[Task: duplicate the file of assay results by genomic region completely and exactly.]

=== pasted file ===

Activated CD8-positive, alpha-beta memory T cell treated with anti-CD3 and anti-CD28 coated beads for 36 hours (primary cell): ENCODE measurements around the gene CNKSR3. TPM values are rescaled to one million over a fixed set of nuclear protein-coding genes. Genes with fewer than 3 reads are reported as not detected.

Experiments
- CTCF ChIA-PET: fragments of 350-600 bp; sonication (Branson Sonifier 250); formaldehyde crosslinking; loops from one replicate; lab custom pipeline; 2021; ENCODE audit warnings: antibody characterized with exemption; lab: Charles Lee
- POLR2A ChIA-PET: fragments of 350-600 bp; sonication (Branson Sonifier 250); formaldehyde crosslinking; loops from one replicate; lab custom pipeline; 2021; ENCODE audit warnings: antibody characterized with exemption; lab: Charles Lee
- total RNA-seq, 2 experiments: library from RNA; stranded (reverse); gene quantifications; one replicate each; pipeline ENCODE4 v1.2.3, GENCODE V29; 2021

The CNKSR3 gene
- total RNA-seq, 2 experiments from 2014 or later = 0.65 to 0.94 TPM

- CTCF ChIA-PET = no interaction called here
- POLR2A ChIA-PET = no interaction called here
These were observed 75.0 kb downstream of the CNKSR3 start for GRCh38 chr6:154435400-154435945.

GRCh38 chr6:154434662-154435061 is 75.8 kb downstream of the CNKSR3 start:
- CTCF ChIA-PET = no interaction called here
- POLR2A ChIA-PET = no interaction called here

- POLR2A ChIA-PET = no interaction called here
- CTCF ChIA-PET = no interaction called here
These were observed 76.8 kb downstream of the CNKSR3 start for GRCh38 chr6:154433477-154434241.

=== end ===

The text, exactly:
Activated CD8-positive, alpha-beta memory T cell treated with anti-CD3 and anti-CD28 coated beads for 36 hours (primary cell): ENCODE measurements around the gene CNKSR3. TPM values are rescaled to one million over a fixed set of nuclear protein-coding genes. Genes with fewer than 3 reads are reported as not detected.

Experiments
- CTCF ChIA-PET: fragments of 350-600 bp; sonication (Branson Sonifier 250); formaldehyde crosslinking; loops from one replicate; lab custom pipeline; 2021; ENCODE audit warnings: antibody characterized with exemption; lab: Charles Lee
- POLR2A ChIA-PET: fragments of 350-600 bp; sonication (Branson Sonifier 250); formaldehyde crosslinking; loops from one replicate; lab custom pipeline; 2021; ENCODE audit warnings: antibody characterized with exemption; lab: Charles Lee
- total RNA-seq, 2 experiments: library from RNA; stranded (reverse); gene quantifications; one replicate each; pipeline ENCODE4 v1.2.3, GENCODE V29; 2021

The CNKSR3 gene
- total RNA-seq, 2 experiments from 2014 or later = 0.65 to 0.94 TPM

- CTCF ChIA-PET = no interaction called here
- POLR2A ChIA-PET = no interaction called here
These were observed 75.0 kb downstream of the CNKSR3 start for GRCh38 chr6:154435400-154435945.

GRCh38 chr6:154434662-154435061 is 75.8 kb downstream of the CNKSR3 start:
- CTCF ChIA-PET = no interaction called here
- POLR2A ChIA-PET = no interaction called here

- POLR2A ChIA-PET = no interaction called here
- CTCF ChIA-PET = no interaction called here
These were observed 76.8 kb downstream of the CNKSR3 start for GRCh38 chr6:154433477-154434241.